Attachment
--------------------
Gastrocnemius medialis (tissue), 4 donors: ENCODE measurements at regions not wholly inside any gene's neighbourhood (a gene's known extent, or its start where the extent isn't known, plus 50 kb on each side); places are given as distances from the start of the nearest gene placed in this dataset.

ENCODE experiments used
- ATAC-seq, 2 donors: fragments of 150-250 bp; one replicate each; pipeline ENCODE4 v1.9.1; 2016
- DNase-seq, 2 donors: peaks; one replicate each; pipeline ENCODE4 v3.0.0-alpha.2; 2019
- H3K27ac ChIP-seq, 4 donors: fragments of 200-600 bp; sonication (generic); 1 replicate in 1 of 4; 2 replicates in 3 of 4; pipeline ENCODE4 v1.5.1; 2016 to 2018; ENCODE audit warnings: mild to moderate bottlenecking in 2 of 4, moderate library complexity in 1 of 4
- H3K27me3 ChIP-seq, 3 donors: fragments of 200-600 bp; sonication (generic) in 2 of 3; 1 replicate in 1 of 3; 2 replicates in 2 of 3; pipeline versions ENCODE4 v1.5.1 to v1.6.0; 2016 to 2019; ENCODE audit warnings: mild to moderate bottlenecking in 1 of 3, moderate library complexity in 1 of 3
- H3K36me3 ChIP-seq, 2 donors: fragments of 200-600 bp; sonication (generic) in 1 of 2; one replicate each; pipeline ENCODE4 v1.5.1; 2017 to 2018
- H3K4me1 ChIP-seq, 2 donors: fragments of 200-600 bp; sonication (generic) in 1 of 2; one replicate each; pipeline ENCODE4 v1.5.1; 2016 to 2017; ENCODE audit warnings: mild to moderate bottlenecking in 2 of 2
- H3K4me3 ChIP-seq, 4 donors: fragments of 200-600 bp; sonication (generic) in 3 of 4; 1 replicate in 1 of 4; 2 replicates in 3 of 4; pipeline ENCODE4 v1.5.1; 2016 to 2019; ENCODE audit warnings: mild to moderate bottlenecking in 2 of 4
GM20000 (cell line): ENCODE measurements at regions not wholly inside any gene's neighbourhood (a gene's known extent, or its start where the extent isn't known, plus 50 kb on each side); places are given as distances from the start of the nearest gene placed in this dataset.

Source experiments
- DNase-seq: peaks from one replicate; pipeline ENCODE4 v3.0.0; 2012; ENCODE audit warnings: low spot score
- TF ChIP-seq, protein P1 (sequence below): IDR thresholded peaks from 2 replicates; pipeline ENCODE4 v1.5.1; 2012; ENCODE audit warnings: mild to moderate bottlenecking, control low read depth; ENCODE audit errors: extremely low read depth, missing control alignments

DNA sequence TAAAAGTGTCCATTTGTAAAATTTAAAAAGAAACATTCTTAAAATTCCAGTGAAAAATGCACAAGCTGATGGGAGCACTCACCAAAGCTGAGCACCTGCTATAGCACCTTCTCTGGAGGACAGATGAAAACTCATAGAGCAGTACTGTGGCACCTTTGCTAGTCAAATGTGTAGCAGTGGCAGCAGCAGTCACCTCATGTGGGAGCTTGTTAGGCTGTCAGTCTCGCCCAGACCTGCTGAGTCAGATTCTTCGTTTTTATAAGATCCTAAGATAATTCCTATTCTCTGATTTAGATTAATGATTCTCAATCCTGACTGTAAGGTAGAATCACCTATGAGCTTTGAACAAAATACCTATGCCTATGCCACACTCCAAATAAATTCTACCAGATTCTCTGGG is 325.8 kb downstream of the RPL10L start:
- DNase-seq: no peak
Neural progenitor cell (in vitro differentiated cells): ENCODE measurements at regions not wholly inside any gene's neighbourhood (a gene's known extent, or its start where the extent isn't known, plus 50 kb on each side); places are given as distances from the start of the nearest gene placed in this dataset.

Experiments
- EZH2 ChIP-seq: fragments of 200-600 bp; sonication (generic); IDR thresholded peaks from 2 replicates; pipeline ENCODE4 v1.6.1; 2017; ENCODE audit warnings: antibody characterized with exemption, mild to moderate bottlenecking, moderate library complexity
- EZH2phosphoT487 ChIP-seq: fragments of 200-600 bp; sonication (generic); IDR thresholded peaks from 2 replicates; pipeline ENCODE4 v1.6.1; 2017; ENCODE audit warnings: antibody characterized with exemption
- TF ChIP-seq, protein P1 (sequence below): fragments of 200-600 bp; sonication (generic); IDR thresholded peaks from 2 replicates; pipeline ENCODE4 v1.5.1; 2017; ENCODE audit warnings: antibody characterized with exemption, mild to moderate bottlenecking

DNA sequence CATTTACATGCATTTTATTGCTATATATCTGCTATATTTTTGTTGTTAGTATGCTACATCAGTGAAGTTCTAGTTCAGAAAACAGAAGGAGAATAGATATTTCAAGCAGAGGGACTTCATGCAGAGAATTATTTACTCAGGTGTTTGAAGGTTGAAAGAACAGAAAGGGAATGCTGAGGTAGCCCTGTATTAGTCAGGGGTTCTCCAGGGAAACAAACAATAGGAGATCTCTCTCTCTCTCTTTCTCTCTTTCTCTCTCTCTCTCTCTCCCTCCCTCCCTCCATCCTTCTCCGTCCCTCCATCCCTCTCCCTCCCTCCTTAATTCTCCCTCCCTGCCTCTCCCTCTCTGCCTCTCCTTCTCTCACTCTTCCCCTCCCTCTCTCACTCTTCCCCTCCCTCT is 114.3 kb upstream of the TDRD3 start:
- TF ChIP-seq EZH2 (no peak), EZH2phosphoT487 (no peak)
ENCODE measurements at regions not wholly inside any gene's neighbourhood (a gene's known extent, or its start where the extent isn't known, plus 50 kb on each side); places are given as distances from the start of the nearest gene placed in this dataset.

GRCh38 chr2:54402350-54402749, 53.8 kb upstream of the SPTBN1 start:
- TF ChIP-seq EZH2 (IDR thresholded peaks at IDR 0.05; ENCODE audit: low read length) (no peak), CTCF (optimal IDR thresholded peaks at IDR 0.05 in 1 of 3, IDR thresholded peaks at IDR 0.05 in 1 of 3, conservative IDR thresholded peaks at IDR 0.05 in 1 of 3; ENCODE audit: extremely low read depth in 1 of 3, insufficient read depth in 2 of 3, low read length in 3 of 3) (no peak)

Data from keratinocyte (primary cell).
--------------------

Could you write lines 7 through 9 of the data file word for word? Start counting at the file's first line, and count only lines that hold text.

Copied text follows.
- H3K36me3 ChIP-seq, 2 donors: fragments of 200-600 bp; sonication (generic) in 1 of 2; one replicate each; pipeline ENCODE4 v1.5.1; 2017 to 2018
- H3K4me1 ChIP-seq, 2 donors: fragments of 200-600 bp; sonication (generic) in 1 of 2; one replicate each; pipeline ENCODE4 v1.5.1; 2016 to 2017; ENCODE audit warnings: mild to moderate bottlenecking in 2 of 2
- H3K4me3 ChIP-seq, 4 donors: fragments of 200-600 bp; sonication (generic) in 3 of 4; 1 replicate in 1 of 4; 2 replicates in 3 of 4; pipeline ENCODE4 v1.5.1; 2016 to 2019; ENCODE audit warnings: mild to moderate bottlenecking in 2 of 4